Sternberg, Robert J(effrey) 1949-
Robert Jeffrey Sternberg was born on December 8, 1949, in Newark, New Jersey. He received his B.A. in psychology from Yale University in 1972, under the mentorship of Endel Tulving; and his Ph.D. in psychology from Stanford University in 1975, where he worked with Gordon Bower. After completion of his dissertation, Sternberg began his professional career at Yale University, where he remained for 30 years. Sternberg's career at Yale was extremely productive and resulted in the publication of more than 1,200 scientific and popular works and the establishment of the Center for the Psychology of Abilities, Competencies, and Expertise (PACE Center) in
2000. In 2005 Sternberg and the PACE Center relocated to Tufts University, where Sternberg accepted the positions of dean of the School of Arts and Sciences and professor of psychology.
Sternberg held many elected offices in professional organizations, including president of the American Psychological Association. He led as editor two major professional journals of the American Psychological Association, and served as associate editor, consulting editor, or member of the editorial board of more than 30 other psychological and educational journals. Sternberg's work has been recognized by honorary doctoral degrees from eight universities throughout the world and by 25 scholarly prizes and awards.
Sternberg has collaborated and published with a number of distinguished scientists, both senior (Endel Tulving and Gordon Bower) and peer (e.g., Douglas Detterman, Paul Ackerman and Howard Gardner). He also has a remarkable track record of publishing with his numerous current and former students, enhancing, stimulating, and promoting their careers.
The research of Robert Sternberg is extremely diverse, spanning the fields of cognitive, educational, personality, abnormal, and organizational psychology. In educational psychology, the main focus of his research has been the implications for teachers and students of individual differences in cognition and learning. For educators, the two most important theories are the theory of successful intelligence (also known as the triarchic theory of intelligence) and the theory of mental self government (also known as the theory of thinking styles).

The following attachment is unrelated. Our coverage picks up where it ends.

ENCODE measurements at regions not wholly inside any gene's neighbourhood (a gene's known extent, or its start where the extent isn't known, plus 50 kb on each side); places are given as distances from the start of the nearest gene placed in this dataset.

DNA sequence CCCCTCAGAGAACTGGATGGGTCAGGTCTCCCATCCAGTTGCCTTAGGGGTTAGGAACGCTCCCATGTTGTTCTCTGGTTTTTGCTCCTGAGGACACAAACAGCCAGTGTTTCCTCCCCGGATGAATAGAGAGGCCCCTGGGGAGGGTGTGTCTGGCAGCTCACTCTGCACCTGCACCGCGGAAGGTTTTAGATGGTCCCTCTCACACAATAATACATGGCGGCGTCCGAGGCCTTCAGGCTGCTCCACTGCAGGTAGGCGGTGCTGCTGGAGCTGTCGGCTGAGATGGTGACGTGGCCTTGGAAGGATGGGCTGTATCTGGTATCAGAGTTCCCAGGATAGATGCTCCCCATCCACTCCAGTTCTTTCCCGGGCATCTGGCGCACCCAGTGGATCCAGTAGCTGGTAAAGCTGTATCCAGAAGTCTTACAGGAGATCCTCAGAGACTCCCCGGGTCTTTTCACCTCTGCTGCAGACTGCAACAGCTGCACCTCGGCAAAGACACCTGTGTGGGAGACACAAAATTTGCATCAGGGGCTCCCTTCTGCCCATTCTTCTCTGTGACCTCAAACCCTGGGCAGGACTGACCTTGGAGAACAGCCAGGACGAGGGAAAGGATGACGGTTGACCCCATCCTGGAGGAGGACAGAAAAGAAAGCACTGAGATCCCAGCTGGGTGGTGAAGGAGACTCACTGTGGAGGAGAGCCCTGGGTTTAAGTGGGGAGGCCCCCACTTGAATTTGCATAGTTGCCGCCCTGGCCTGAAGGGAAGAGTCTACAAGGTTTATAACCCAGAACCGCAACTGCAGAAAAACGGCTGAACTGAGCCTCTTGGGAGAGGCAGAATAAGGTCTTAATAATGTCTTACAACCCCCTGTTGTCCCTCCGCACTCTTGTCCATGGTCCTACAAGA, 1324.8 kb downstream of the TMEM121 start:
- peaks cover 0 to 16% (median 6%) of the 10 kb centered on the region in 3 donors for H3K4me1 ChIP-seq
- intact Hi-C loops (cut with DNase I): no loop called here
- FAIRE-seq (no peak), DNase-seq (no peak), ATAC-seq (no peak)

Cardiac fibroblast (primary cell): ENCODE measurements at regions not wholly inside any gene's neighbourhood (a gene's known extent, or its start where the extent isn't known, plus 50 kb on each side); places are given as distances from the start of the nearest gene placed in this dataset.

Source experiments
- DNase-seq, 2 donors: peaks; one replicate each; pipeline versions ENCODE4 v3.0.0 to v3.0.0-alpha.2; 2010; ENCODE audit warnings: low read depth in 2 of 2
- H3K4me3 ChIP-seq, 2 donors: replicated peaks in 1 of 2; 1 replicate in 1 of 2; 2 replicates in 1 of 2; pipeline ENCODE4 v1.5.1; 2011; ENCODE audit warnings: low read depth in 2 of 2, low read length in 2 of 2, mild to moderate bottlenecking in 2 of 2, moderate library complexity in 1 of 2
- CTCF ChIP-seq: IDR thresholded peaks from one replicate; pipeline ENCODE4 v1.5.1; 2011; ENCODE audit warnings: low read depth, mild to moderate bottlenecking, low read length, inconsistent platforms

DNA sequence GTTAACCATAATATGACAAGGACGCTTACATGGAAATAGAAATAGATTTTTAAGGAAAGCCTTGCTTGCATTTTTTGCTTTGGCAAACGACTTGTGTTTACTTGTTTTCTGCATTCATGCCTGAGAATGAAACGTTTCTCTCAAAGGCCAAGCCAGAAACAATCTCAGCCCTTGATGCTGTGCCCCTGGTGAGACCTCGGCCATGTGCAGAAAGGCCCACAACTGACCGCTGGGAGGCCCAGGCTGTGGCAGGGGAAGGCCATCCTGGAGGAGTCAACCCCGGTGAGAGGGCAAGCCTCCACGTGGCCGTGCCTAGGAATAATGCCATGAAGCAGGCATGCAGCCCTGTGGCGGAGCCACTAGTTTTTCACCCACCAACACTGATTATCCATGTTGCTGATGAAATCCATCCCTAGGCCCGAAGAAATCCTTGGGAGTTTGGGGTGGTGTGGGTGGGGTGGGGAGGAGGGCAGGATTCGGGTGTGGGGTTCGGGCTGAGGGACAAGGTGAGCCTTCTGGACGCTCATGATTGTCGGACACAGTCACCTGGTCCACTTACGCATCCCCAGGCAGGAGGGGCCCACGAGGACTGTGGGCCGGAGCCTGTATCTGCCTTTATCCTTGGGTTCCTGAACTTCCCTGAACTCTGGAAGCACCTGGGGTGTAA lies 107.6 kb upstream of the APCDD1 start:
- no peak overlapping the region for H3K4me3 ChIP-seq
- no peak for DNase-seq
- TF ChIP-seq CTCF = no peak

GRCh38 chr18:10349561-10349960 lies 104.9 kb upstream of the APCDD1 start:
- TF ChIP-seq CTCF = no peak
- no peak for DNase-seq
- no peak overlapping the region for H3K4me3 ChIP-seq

The theory of successful intelligence defines intelligence as the ability of individuals to succeed in life by capitalizing on their strengths and compensating for their weaknesses.
According to Sternberg, abilities cannot be reduced to a single general measure of intelligence but should be developed and assessed in a multi-faceted manner. He defines three fundamental cognitive abilities; hence the original name triarchic theory of intelligence. Analytical abilities are needed for analyzing, evaluating, judging, comparing, and contrasting. Creative abilities are called for when there is a need to generate new knowledge. Practical abilities are required for the application and use of knowledge. The psychological building blocks of these abilities are the same, but individuals may demonstrate both integrated and uneven profiles across these dimensions. The theory of successful intelligence has been the subject of a wide range of studies. These range from the development and validation of the theory (see, for example, Sternberg, 1980) to application of the theory to college admission policies (e.g., Sternberg et al., 2006).
The theory of mental self-government postulates the presence of styles of thinking (or mental government) that form psychological bridges between individuals' intelligence and personalities. Sternberg differentiates 13 different styles of thinking. The primary types of styles are legislative, judicial, and executive, matching the three major functions of government. There are also four forms of styles (anarchic, oligarchic, monarchic, and hierarchic); two levels (liberal and conservative); two focuses (extra- and intro) and two dimensions (local and global). His empirical work validates the importance of recognizing the existence of different styles of thinking among both teachers and students to maximize the effectiveness of teaching and learning.
At the later stages of his career, Sternberg became interested in wisdom and developed an all-encompassing framework that embraces various components of his work; this framework is referred to as Wisdom, Intelligence, and Creativity Synthesized (WISC).
Sternberg's work has penetrated and influenced the field of education at all levels—research, practice and policy. His prolific writing has generated widespread attention and all contemporary textbooks in psychology and education mention his theoretical and empirical research.
Sternberg, R. J. (1980). Sketch of a componential subtheory of human intelligence. Behavioral and Brain Sciences, 3, 573–584.
Sternberg, R. J. (1996). Successful intelligence. New York: Simon & Schuster.
Sternberg, R. J. (1997). Thinking styles. New York: Cambridge University Press.
Sternberg, R. J. (2003). Wisdom, intelligence, and creativity synthesized. New York: Cambridge University Press.
Sternberg, R. J., & Rainbow Project Collaborators (2006). The Rainbow Project: Enhancing the SAT through assessments of analytical, practical and creative skills. Intelligence, 34, 321–350.
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